Joyce Ochs, MBA

Joyce Ochs, MBA

Last year, this column profiled what was touted as the "hospital of the future," a joint effort by HealthSouth, a health care provider, and Oracle, the software and systems company, to construct the world's first fully automated hospital. Alas, the partnership between HealthSouth and Oracle has been terminated — but the project continues. Now the hospital is being built by HealthSouth in partnership with Siemens Corp.

Despite the setback, the movement to automate hospital processes is actually gaining ground. This is happening in clinical services as well as in administrative and financial areas.

Many hospitals are replacing single-function systems with one integrated system. Such systems are called enterprise resource planning (ERP) systems. Over the past 10 to 15 years, ERP systems swept across the corporate world like SUVs across the American suburbs.

Businesses had a very strong incentive to look at enterprise systems: Y2K. Most companies had old computer systems that had been patched and added to over the years. They had grown bigger without growing better and were liable to fail with Y2K, so the attraction of replacing them with one system that integrated all the company's functions held real appeal.

Health care providers no longer face an immovable deadline such as Y2K (though the looming "go" date for the Health Insurance Portability and Accountability Act may be a secondary driver); now, they are adopting integrated systems for operational and financial efficiency. According to Bob Sullivan, vice president for the health services sector of KPMG Consulting, and Zan Calhoun, head of KPMG Consulting's West Coast health care consulting, three factors are pushing large providers, such as hospitals, toward integrated systems.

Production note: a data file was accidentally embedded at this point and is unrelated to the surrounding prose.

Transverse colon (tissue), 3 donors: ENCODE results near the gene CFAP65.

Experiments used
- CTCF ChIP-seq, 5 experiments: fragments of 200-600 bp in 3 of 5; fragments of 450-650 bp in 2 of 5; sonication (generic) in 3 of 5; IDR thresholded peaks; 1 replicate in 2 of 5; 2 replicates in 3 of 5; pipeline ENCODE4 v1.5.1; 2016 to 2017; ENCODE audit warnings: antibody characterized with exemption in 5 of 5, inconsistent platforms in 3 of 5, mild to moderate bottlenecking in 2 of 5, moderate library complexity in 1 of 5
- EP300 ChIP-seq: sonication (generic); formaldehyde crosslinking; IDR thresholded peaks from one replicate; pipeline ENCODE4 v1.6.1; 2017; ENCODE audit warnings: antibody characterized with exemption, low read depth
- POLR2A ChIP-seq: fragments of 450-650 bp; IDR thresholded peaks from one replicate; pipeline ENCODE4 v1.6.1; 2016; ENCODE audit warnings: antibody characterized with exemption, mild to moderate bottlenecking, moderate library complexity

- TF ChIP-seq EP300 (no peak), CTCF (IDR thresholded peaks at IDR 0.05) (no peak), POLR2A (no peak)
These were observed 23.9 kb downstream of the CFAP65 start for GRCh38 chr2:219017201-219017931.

The need to reduce costs. Hospitals that are investing in ERP and integrated systems expect to see reduced costs through better decisions, staff reduction, and vendor standardization.

An increase in Web-based financial products. Increasingly, vendors to hospitals are offering Web-based services, such as electronic invoicing. The efficiency and savings inherent in these services are encouraging providers to improve their systems to take advantage of them.

Re-engineering of the financial services function, especially patient accounting. In terms of controlling costs, this is a key area. The need to obtain more accurate data with greater speed often leads to an integrated, enterprise system.

In fact, most consultants who work with providers stress the financial advantages of improving operations. Writing in McKinsey Quarterly, Paul Mango and Louis Shapiro state that hospitals today are reimbursed as if they were commodity sellers. If this is so, they argue, then hospitals must improve operational performance to improve financial performance.

More suppliers

The number of companies supplying integrated software and enterprise systems to the health care industry has been increasing steadily. The better known ERP companies, such as SAP, Oracle, PeopleSoft, J.D. Edwards, and Lawson, have customers in many industries and also market to the health care industry.